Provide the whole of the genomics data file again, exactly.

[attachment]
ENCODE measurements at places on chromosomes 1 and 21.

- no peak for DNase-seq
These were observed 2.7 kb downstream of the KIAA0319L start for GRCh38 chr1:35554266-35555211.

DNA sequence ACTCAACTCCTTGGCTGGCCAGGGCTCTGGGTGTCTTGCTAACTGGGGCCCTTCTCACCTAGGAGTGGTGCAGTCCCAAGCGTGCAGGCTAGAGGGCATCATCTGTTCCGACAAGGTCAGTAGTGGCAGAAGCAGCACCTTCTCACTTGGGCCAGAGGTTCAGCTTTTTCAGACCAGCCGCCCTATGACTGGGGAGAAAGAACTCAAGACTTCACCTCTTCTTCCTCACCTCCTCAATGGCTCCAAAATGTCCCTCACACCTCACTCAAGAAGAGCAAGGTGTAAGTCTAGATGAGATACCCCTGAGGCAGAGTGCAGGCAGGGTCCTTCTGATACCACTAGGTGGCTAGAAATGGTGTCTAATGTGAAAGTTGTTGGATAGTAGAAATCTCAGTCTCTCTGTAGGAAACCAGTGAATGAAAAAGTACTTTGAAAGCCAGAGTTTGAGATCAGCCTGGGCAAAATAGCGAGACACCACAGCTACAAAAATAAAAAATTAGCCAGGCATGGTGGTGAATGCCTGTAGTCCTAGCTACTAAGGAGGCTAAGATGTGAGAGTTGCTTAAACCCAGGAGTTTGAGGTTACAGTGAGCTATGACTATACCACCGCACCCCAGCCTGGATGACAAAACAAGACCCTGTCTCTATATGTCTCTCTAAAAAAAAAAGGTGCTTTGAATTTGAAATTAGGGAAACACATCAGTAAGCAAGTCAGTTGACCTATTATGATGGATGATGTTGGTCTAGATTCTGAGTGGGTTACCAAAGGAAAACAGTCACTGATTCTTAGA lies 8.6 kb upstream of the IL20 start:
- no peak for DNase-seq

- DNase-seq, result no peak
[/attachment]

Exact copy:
ENCODE measurements at places on chromosomes 1 and 21.

- no peak for DNase-seq
These were observed 2.7 kb downstream of the KIAA0319L start for GRCh38 chr1:35554266-35555211.

DNA sequence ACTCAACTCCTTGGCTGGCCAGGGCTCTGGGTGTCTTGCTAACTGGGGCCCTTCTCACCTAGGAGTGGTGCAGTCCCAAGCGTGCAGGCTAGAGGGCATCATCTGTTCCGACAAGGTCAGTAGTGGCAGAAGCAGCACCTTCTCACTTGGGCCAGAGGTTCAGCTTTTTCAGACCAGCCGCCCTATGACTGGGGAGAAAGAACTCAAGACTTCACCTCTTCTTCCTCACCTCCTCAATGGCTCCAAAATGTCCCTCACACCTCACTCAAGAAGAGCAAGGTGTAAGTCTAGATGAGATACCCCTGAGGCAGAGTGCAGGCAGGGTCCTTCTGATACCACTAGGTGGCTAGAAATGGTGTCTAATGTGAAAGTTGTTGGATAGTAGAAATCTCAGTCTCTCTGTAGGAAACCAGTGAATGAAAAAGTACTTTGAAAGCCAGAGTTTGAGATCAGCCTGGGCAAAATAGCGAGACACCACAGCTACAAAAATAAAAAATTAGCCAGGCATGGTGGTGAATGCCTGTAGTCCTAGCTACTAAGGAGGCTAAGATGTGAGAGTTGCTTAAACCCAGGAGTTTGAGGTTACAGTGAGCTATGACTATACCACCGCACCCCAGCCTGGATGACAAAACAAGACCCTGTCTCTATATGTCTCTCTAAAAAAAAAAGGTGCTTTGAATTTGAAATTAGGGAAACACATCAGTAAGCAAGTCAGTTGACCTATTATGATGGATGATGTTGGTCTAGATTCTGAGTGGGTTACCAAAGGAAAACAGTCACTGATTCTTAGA lies 8.6 kb upstream of the IL20 start:
- no peak for DNase-seq

- DNase-seq, result no peak